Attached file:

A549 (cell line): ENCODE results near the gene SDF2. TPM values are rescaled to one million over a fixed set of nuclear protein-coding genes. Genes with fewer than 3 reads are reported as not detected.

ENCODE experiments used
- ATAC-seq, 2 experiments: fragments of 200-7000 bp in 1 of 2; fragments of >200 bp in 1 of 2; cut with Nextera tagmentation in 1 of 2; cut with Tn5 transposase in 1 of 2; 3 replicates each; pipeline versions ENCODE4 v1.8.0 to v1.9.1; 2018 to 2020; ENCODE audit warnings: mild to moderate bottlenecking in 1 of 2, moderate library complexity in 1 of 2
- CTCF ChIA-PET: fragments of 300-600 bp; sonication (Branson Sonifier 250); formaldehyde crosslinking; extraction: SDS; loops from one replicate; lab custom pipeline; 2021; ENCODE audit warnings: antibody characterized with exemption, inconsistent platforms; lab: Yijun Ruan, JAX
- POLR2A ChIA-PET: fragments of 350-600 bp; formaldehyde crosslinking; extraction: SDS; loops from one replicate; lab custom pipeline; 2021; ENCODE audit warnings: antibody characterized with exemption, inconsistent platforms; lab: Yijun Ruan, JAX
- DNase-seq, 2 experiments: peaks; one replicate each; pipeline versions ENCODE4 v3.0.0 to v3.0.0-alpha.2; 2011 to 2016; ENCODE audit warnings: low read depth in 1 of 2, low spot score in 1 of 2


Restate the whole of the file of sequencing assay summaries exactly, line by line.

A549 (cell line): ENCODE results near the gene SDF2. TPM values are rescaled to one million over a fixed set of nuclear protein-coding genes. Genes with fewer than 3 reads are reported as not detected.

ENCODE experiments used
- ATAC-seq, 2 experiments: fragments of 200-7000 bp in 1 of 2; fragments of >200 bp in 1 of 2; cut with Nextera tagmentation in 1 of 2; cut with Tn5 transposase in 1 of 2; 3 replicates each; pipeline versions ENCODE4 v1.8.0 to v1.9.1; 2018 to 2020; ENCODE audit warnings: mild to moderate bottlenecking in 1 of 2, moderate library complexity in 1 of 2
- CTCF ChIA-PET: fragments of 300-600 bp; sonication (Branson Sonifier 250); formaldehyde crosslinking; extraction: SDS; loops from one replicate; lab custom pipeline; 2021; ENCODE audit warnings: antibody characterized with exemption, inconsistent platforms; lab: Yijun Ruan, JAX
- POLR2A ChIA-PET: fragments of 350-600 bp; formaldehyde crosslinking; extraction: SDS; loops from one replicate; lab custom pipeline; 2021; ENCODE audit warnings: antibody characterized with exemption, inconsistent platforms; lab: Yijun Ruan, JAX
- DNase-seq, 2 experiments: peaks; one replicate each; pipeline versions ENCODE4 v3.0.0 to v3.0.0-alpha.2; 2011 to 2016; ENCODE audit warnings: low read depth in 1 of 2, low spot score in 1 of 2